The People Also Ask (PAA) feature is one of the most visible elements of a modern SERP. They are displayed so often and in such a great location that earning a spot in a PAA could put you in front of a lot of eyes.
We put together a list of more than 1 million keywords to learn more about how PAA boxes show up in the SERPs and to determine if it’s worthwhile to pursue ranking in them.
What is “People Also Ask” in search results?
People Also Ask is a type of search result that displays questions related to the current search query. When you click to expand a question, you’ll usually see a paragraph of text containing an answer and a link to the webpage hosting that answer. Often, you’ll see images, bulleted lists, numbered lists, tables, or videos.
After you’ve clicked one question, the feature will generate even more questions. If you feel like killing time, keep clicking to expand questions and you’ll see what we mean. Rumor has it the questions go on forever.
We researched over a million SERPs with the Nozzle keyword rank tracking tool and found a lot of interesting things worth sharing about PAA boxes.
How Prevalent Are PAA Boxes and Where Do They Appear?
We looked at 1,212,665 desktop SERPs and found that a People Also Ask box appeared 78% of the time. On mobile, that percentage was 77%.
On desktop, PAA very rarely appears at position one (.0048% of the time). It appears at position two 50% of the time, position three 16% of the time, positions 4-6 24% of the time, and positions 7-10 9% of the time. On mobile, percentages are roughly the same.
How many questions typically show up in a box?
Over 80% of the time, 4 questions show up in a PAA box. A 3-question box is less common (10%), and 2 questions are even less (6%).
Less than 1% of the time, two PAA boxes will show up somewhere in the SERP. This could be two boxes of four questions, one four and one three, or one four and one two.
PAA vs. Featured Snippets
On desktop, comparing People Also Ask to another popular search feature, Featured Snippets, shows that Featured Snippets appeared on 30% of SERPs (78% PAA vs. 30% FS). On mobile, it’s 77% PAA vs. 26% FS.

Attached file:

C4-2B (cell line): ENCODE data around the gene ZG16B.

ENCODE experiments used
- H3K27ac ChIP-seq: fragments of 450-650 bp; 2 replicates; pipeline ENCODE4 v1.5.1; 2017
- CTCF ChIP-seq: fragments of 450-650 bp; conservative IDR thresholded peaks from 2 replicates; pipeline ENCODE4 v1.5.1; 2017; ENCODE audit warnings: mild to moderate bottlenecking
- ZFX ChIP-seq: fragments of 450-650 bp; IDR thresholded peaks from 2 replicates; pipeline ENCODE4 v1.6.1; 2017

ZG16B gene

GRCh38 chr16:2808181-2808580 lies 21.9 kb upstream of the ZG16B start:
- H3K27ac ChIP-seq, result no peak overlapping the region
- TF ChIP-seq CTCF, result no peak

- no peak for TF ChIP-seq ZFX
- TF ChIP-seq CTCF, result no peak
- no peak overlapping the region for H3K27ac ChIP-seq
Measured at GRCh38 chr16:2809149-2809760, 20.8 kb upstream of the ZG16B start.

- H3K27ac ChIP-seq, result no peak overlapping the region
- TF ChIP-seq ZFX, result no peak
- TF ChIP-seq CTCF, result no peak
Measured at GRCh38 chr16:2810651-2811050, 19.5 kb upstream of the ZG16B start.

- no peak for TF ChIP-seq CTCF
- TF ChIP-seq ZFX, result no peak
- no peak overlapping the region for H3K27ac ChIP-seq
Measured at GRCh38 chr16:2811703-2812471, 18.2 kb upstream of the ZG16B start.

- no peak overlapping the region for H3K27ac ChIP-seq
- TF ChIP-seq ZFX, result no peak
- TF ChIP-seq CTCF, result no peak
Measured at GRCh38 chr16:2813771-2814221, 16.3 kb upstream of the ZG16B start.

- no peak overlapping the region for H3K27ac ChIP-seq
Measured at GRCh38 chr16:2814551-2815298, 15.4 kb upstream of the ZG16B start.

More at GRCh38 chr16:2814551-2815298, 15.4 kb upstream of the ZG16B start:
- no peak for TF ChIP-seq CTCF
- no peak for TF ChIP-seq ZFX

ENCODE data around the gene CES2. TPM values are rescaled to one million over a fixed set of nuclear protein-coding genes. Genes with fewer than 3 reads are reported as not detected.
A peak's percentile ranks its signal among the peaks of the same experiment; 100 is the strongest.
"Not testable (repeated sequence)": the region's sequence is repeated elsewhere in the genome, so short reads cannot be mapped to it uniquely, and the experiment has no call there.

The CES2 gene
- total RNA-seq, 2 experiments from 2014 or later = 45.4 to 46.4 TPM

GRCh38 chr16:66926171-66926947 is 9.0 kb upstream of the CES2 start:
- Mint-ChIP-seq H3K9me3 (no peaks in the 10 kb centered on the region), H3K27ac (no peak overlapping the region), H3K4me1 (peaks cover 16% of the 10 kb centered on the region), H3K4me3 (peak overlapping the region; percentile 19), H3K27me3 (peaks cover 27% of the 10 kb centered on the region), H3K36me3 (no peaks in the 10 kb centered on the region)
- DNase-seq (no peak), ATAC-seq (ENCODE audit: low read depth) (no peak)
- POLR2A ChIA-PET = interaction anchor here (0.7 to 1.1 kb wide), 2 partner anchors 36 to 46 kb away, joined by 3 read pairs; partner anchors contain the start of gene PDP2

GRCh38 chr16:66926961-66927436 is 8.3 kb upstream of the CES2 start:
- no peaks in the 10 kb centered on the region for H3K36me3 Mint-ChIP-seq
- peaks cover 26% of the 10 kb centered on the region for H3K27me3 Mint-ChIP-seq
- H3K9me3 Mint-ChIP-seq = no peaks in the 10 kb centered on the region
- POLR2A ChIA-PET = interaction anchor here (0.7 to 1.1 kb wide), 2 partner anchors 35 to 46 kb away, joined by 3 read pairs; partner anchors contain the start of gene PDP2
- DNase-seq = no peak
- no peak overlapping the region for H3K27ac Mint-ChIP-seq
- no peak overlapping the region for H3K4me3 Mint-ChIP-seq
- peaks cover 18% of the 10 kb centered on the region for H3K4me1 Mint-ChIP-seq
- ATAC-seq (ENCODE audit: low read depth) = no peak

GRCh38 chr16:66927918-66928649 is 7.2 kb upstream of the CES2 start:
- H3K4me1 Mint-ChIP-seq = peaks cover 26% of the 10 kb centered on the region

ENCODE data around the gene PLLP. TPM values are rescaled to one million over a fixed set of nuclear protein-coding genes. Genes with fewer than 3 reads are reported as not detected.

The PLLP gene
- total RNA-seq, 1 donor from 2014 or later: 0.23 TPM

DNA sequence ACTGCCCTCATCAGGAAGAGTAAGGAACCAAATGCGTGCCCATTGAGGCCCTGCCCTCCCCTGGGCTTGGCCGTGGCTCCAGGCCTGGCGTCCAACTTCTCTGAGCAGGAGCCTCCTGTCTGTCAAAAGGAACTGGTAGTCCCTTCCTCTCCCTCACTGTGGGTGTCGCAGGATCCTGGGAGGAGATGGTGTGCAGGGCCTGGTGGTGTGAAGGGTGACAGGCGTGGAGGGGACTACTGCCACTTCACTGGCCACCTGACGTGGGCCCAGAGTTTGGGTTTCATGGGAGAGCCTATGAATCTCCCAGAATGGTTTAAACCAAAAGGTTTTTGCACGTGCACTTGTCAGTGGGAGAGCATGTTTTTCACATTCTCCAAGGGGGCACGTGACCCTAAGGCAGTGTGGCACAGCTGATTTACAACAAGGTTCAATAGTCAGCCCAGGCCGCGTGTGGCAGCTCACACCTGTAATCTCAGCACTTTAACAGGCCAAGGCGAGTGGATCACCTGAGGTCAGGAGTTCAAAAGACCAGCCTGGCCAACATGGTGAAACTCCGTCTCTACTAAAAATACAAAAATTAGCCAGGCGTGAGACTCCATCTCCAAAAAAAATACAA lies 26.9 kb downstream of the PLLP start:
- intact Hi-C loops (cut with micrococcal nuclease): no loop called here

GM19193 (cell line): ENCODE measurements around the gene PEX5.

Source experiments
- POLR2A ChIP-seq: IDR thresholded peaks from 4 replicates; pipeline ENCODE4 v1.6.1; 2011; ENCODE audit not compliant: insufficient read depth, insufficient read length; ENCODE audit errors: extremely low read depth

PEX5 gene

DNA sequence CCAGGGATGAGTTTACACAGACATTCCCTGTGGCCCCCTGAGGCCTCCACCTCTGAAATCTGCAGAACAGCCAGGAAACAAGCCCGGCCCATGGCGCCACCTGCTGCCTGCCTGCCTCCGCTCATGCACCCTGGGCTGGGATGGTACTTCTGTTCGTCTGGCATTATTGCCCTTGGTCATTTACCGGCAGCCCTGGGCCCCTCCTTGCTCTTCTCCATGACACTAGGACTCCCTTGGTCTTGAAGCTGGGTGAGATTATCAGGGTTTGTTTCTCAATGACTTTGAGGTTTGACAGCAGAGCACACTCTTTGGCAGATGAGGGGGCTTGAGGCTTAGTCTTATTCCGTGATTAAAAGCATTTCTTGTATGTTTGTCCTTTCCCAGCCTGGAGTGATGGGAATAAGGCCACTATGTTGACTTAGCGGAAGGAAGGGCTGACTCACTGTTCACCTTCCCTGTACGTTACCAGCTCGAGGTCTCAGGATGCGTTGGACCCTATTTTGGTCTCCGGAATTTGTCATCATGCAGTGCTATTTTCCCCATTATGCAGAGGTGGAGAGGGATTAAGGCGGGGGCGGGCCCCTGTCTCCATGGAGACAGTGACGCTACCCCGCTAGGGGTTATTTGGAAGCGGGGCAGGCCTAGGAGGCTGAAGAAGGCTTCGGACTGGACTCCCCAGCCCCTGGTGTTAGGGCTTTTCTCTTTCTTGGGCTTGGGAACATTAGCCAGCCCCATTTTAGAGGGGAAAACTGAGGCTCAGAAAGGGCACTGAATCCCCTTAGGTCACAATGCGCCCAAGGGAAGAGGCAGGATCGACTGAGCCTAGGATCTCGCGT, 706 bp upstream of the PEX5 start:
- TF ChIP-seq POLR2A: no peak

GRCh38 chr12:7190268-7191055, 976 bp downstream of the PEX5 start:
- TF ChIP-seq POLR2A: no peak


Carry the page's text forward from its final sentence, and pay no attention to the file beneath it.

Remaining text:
Should you try to rank in PAA? Is there any benefit?
In our study of 1,212,665 desktop SERPs, when a PAA box appeared, it ranked in position two about 50% of the time (the percentage was about the same on mobile). While the exact placement of a position two result will vary depending on the SERP (ads vs. no ads, featured snippet vs. no featured snippet in position one), it will usually sit above the fold. If it does not, it will be close.
Regardless, PAA boxes occupy a highly visible space in the SERP, so earning a place in one puts a link to your site in a valuable spot.
When the same question appeared in a PAA box across different SERPs, the answer would usually be the same. This means that once you earn a spot in a PAA box, you can count on being there for multiple search queries.
We also found cases where a page ranked in PAA boxes for related questions. For example, this page appears as the answer to the questions “Do mice make tracks in the snow?” and “What do mouse prints look like in the snow?”.
When the answer to the searcher’s question doesn’t require a lot of context, they can get all the information they need from the few sentences displayed in the PAA box. In other words, there’s no need to click through to the page that provided the answer.
A common frustration in the SEO community is that as Google displays more and more content on the SERP, searchers’ needs are fully satisfied without having to click through to websites.
Less significant, but still the reality is that from a PAA box, a searcher has to make two clicks to reach a website: one to expand the PAA question to view an answer, and another to click through to the website.
This additional click could mean that you’ll get fewer website visitors from a PAA question than a featured snippet or a regular organic result.
Benefits Outweigh Drawbacks
Although some searchers may not click through to your website, you still occupy a very visible space on page one (see the screenshot below where the PAA box fills nearly half of the visible area). Attempting to rank in PAA will likely improve your overall SEO efforts. It means that the search engine considers the quality of your content good enough to answer important questions. And that means you will have a higher likelihood of ranking in non-PAA spots.
How to rank in People Also Ask
Where do you start? How do you know which questions to focus on answering, and what do you do to prepare your content?
1. Start with your target keyword list
First, you need to know which questions to write answers to.
The best questions are those that your audience is asking often, and are displayed frequently in the PAA box.
How do you find the questions your audience is asking?
If you’ve been working to improve your website’s SEO, you already have a list of target keywords. If not, do keyword research and build your list of ideal keywords. These don’t have to be formatted as questions, but they can be.
You can probably think of a lot of relevant questions related to your keyword list on your own, but you’ll need the help of a tool at this point to find questions you’ve never thought of.
2. Expand your list